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High Altitude Ranch Life, by Phoebe Cranor

Review by Martha Quillen

Mountain Life – September 1998 – Colorado Central Magazine

High Altitude Ranch Life
by Phoebe Cranor
A Low Altitude Transplant With a Music Degree
published in 1996 by Davidson Publishing
ISBN 0-9655322-0-8

HIGH ALTITUDE RANCH LIFE offers light-hearted reminiscences of the author’s days as a ranch wife near Gunnison before she and her husband retired to their home in town. The short articles in High Altitude first appeared in The Gunnison Country Times, and are accompanied by family pictures.

From first to last, Cranor’s musings are invariably amusing, as she recalls her first experiences with cooking, cream separators, tractors, cattle, household chores, and Gunnison winters.

Yet curiously enough, her columns are more about her mishaps than they are about her triumphs, and more about the hard times than the superlative moments. Cranor often pokes gentle, self-deprecating fun at herself. For example:

“If anybody knows the value of practice, it is music teachers. One day my daughters challenged me to a cartwheel turning contest — clear across the lawn from the back gate to the front. I lost painfully.

“As a result, I decided to practice a bit. I picked a time when the kids and the sheep dog were playing in the barn and the men were working in the field. Over and over I went with my flowered dress flying around me. I felt rather smug about my success.

“However, I wasn’t aware that somebody else was also keeping score. A couple of the hired men had come in for drinking water and were standing, elbows on the pole fence, watching my gymnastics. I am sure they were choking in an effort to keep their laughter quiet. I know they thought the show would stop if the audience laughed. It would have, too.”

With buoyant good humor, Cranor writes about her difficulties learning to make cottage cheese, about the fancy but inedible birthday cake she once made by forgetting the sugar, about the time she couldn’t budge the Shetland pony that took up residence under her kitchen table, and about her inability to ever back a pickup with a trailer on the back.

It doesn’t take long to realize that Cranor has a rare ability to laugh at all the frustrating inconveniences of ranch life — from electrical outages to a dog too fond of skunks. In spite of the rigors, Cranor obviously enjoyed her life.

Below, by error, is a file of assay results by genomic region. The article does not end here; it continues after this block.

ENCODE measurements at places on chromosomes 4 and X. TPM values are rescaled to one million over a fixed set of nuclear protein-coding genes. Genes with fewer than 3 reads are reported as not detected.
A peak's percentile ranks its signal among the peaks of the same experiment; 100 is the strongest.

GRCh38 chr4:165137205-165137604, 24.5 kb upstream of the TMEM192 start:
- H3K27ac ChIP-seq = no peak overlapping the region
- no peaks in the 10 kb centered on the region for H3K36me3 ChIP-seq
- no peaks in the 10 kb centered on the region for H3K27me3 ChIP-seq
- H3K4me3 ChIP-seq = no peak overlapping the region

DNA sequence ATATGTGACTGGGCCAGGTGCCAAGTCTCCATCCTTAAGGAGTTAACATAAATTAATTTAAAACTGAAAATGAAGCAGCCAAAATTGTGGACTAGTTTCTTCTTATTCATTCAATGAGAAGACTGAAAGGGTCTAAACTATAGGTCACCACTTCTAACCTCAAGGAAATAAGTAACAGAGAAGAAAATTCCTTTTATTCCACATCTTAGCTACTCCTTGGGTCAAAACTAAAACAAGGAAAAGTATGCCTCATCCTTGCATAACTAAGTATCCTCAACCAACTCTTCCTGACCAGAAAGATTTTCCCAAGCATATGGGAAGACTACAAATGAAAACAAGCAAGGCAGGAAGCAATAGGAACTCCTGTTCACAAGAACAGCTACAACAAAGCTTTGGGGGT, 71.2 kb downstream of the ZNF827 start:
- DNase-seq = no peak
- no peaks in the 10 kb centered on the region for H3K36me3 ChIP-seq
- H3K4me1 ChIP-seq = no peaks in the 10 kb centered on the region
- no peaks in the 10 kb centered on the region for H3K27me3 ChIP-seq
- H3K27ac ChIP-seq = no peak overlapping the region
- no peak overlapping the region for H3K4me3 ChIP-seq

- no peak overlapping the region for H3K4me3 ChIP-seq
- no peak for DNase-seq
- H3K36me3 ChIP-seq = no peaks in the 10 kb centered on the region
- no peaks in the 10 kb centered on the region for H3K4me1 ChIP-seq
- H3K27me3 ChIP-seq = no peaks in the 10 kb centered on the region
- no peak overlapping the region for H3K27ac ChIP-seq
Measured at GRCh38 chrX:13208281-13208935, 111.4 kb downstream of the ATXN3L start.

Thus, it’s not too surprising when you get to the end of the book, and find out that the author has written several inspirational works (even though only a few of the pieces in this volume mention religion).

I suspect readers who have pulled calves, raked fields and operated cream separators, will especially enjoy this book. And Cranor’s jocularity may even convert some of their glum memories of bad weather and exhausting work into fond remembrances.

The author has an old-fashioned country style reminiscent of ’50s westerns, sit-coms, and Disney, however, which may leave some readers — who aren’t accustomed to that tradition — looking for more. Cranor is so loyal and true-blue that there’s nary a complaint in her entire collection. There’s no agonizing, dejection, regrets, or sex either.

In truth, I didn’t realize how personal, introspective and confessional most narratives had become — until I realized that Cranor was never going to tell her readers if she sometimes wanted to run back home to the warmth of Phoenix. Nor was she about to reveal any dissatisfaction, resentment or disappointment she may have felt about her circumstances.

Instead, Cranor loves word-play and whimsy. She writes about MINS and MUPS as in: When it rains and there’s hay in the fields, a rancher must get a MIN, or get a MUP. And about dragons, as in:

“The first spring after we were married, my experienced rancher husband announced over breakfast, `Well, I guess today I better get busy and take care of the draggin’.”

“Dragon?” I gasped. “What dragon?”

“The meadow draggin’.”


“Although I later found out about pulling a big drag behind the tractor to break up the cow piles, I have never been entirely convinced there is not a large green monster who yawns himself awake every spring on the back side of the place — and then enjoys being taken care of for a bit.”

There are a lot of things Cranor doesn’t tell her readers in this collection, which sometimes makes the reader wonder about the memories she left out. For example, in 43¾ years on a ranch between Crested Butte and Gunnison, one assumes there must have been a few killer years when the calves froze in the fields, and it seemed that the sun would never shine again.

But this isn’t a collection by a long-suffering ranch wife who perseveres with patience and endurance. It’s a story about a woman who cartwheels, cross-country skis, and frequently makes a picnic out of serving the ranch hands’ lunch.

At first, this joviality makes the collection seem almost too light. But as the columns mount into a story of Cranor cooking, cleaning, tending animals, having four children in four years, teaching music, and writing books, it becomes clear that her mirth carries her through it all.

Rather than being a book about ranching, High Altitude Ranch Life is a book about the laughter and joy Cranor found in life on a ranch. The author shares her warm, comic memories of life in the Gunnison country, and in doing so she also delivers a message that there really are true-life happy endings — for those who know how to laugh.

— Martha Quillen